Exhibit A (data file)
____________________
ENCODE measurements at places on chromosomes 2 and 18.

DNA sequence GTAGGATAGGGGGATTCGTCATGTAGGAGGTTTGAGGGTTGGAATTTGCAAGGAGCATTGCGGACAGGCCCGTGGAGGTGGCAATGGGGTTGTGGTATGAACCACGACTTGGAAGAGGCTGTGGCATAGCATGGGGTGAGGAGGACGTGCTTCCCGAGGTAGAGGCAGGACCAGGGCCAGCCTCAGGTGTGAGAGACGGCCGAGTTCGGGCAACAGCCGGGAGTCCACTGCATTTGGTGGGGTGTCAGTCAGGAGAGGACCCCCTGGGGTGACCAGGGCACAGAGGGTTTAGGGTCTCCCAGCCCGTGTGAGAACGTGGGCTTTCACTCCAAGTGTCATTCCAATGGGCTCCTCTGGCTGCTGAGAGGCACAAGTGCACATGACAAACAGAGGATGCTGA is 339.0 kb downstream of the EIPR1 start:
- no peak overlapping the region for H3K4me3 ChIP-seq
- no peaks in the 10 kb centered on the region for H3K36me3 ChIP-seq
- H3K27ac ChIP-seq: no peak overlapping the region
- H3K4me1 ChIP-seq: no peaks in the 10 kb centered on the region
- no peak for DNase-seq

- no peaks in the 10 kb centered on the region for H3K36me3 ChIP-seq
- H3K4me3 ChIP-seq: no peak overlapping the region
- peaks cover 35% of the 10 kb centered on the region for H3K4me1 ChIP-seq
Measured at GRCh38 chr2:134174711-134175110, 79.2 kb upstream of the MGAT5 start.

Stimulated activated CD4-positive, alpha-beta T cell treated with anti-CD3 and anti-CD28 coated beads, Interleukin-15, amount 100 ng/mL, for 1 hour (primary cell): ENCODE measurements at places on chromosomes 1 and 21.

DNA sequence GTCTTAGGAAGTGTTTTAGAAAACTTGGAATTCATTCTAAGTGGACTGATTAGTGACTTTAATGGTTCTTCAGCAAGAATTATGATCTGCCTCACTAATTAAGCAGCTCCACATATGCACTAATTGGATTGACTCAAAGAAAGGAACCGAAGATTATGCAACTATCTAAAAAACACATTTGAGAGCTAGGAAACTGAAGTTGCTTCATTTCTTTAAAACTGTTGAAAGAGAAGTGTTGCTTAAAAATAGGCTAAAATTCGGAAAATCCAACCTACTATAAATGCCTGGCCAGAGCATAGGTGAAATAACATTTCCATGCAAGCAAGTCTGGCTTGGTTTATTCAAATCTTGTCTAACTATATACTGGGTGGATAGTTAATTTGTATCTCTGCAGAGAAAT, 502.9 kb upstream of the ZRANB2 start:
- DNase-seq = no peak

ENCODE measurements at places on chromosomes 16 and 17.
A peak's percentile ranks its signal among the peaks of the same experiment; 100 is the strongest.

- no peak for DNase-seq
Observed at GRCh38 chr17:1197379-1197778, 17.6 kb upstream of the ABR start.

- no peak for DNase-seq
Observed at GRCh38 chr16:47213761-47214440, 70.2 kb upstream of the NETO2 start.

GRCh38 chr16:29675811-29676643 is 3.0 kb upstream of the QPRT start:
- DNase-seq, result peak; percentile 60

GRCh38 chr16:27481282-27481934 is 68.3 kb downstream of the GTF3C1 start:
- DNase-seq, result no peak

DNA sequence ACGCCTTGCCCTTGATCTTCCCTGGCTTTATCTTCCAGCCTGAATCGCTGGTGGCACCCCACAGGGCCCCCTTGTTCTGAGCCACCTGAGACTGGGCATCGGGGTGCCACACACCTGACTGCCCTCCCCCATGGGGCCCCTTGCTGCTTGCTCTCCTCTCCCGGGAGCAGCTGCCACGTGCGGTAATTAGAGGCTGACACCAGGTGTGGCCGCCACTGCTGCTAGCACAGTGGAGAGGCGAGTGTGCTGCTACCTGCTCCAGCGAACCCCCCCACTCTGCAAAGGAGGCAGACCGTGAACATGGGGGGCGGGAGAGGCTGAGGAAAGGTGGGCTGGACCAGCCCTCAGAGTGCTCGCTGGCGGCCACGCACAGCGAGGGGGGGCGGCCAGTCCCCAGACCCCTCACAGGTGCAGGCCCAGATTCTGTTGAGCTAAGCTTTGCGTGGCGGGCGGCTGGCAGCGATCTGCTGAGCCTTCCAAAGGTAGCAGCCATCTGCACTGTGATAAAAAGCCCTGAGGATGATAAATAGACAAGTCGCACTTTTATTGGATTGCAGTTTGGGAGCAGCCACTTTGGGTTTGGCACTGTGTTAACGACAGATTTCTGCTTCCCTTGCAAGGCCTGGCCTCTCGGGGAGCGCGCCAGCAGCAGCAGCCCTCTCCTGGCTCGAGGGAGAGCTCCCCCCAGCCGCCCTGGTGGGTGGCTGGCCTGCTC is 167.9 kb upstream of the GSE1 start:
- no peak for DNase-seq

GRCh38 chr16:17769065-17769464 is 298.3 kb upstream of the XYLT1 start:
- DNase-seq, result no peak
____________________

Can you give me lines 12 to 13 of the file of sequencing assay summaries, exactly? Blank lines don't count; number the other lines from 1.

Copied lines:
Stimulated activated CD4-positive, alpha-beta T cell treated with anti-CD3 and anti-CD28 coated beads, Interleukin-15, amount 100 ng/mL, for 1 hour (primary cell): ENCODE measurements at places on chromosomes 1 and 21.

DNA sequence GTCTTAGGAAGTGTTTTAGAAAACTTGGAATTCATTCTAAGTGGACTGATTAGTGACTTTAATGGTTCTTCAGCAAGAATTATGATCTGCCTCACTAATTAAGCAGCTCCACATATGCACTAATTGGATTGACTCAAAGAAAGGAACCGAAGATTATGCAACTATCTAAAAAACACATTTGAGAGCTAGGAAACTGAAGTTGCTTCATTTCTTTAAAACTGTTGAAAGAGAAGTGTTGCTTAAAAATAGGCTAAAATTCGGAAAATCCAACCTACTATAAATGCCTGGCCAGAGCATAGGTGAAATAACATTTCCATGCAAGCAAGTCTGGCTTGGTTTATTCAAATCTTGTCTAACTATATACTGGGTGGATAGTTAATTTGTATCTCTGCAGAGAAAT, 502.9 kb upstream of the ZRANB2 start: